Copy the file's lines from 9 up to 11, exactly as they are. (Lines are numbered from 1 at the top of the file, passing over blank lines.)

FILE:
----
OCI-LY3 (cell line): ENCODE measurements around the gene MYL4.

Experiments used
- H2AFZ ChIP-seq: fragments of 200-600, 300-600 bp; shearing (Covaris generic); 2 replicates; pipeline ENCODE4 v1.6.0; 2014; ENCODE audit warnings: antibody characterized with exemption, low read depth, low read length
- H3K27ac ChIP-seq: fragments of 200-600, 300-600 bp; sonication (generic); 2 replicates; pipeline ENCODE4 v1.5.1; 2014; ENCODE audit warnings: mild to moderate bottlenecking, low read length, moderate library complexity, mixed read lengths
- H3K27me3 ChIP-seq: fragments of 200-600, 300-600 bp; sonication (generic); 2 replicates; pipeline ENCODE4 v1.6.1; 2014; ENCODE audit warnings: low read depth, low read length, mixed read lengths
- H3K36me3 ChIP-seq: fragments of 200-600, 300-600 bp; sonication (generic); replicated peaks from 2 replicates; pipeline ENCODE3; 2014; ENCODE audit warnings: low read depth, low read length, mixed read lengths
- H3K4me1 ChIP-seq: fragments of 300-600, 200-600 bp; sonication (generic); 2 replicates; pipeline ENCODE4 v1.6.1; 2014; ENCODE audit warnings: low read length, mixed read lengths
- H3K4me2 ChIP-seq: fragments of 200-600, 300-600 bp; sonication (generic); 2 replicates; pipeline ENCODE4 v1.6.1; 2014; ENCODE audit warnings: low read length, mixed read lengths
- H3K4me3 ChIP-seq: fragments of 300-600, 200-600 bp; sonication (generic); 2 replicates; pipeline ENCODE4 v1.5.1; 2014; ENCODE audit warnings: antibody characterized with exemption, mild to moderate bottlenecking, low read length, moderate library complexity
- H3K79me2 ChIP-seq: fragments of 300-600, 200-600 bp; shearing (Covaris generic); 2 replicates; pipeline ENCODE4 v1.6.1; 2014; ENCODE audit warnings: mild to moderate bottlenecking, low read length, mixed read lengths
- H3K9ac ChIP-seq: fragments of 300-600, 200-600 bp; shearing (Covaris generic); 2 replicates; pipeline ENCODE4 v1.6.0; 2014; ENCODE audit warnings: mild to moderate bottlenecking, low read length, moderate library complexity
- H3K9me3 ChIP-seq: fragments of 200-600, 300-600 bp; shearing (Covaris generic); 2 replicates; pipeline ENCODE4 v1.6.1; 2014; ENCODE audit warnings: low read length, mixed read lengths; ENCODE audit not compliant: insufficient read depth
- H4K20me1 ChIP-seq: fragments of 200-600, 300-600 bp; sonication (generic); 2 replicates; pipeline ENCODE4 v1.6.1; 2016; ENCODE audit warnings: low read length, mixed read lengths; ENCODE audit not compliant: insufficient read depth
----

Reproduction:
- H3K4me3 ChIP-seq: fragments of 300-600, 200-600 bp; sonication (generic); 2 replicates; pipeline ENCODE4 v1.5.1; 2014; ENCODE audit warnings: antibody characterized with exemption, mild to moderate bottlenecking, low read length, moderate library complexity
- H3K79me2 ChIP-seq: fragments of 300-600, 200-600 bp; shearing (Covaris generic); 2 replicates; pipeline ENCODE4 v1.6.1; 2014; ENCODE audit warnings: mild to moderate bottlenecking, low read length, mixed read lengths
- H3K9ac ChIP-seq: fragments of 300-600, 200-600 bp; shearing (Covaris generic); 2 replicates; pipeline ENCODE4 v1.6.0; 2014; ENCODE audit warnings: mild to moderate bottlenecking, low read length, moderate library complexity